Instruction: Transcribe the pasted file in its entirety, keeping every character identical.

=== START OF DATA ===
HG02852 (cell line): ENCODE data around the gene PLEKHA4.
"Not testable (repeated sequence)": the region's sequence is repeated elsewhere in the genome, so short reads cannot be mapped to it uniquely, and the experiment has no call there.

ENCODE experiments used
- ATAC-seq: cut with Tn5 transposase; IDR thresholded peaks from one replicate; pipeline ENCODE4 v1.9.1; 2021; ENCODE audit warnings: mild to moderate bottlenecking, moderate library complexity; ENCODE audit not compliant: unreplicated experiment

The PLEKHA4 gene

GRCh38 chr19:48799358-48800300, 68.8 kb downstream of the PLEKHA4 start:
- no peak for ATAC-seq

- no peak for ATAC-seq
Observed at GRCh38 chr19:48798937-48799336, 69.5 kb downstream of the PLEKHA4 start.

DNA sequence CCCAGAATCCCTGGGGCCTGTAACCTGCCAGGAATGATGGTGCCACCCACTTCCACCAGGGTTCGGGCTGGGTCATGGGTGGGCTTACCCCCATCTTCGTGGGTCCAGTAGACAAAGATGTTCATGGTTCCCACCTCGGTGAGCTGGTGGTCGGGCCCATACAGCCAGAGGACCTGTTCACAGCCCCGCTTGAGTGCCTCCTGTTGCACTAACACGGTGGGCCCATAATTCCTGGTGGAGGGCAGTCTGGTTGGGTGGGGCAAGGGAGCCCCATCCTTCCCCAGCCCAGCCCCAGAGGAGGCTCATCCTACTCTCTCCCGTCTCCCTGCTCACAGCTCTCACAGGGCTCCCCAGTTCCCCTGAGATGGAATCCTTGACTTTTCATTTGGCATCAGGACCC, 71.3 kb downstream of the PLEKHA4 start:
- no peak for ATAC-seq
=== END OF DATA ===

HG02852 (cell line): ENCODE data around the gene PLEKHA4.
"Not testable (repeated sequence)": the region's sequence is repeated elsewhere in the genome, so short reads cannot be mapped to it uniquely, and the experiment has no call there.

ENCODE experiments used
- ATAC-seq: cut with Tn5 transposase; IDR thresholded peaks from one replicate; pipeline ENCODE4 v1.9.1; 2021; ENCODE audit warnings: mild to moderate bottlenecking, moderate library complexity; ENCODE audit not compliant: unreplicated experiment

The PLEKHA4 gene

GRCh38 chr19:48799358-48800300, 68.8 kb downstream of the PLEKHA4 start:
- no peak for ATAC-seq

- no peak for ATAC-seq
Observed at GRCh38 chr19:48798937-48799336, 69.5 kb downstream of the PLEKHA4 start.

DNA sequence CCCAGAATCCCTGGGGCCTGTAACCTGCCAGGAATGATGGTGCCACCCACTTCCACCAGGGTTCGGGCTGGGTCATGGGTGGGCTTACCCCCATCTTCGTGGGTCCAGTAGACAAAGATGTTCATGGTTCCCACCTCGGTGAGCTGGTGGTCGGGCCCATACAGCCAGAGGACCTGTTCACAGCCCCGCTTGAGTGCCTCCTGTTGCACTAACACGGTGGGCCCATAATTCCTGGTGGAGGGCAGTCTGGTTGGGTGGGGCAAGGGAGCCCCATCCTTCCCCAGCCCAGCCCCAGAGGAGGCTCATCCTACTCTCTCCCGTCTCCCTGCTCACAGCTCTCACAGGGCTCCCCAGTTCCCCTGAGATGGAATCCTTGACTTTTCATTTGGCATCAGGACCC, 71.3 kb downstream of the PLEKHA4 start:
- no peak for ATAC-seq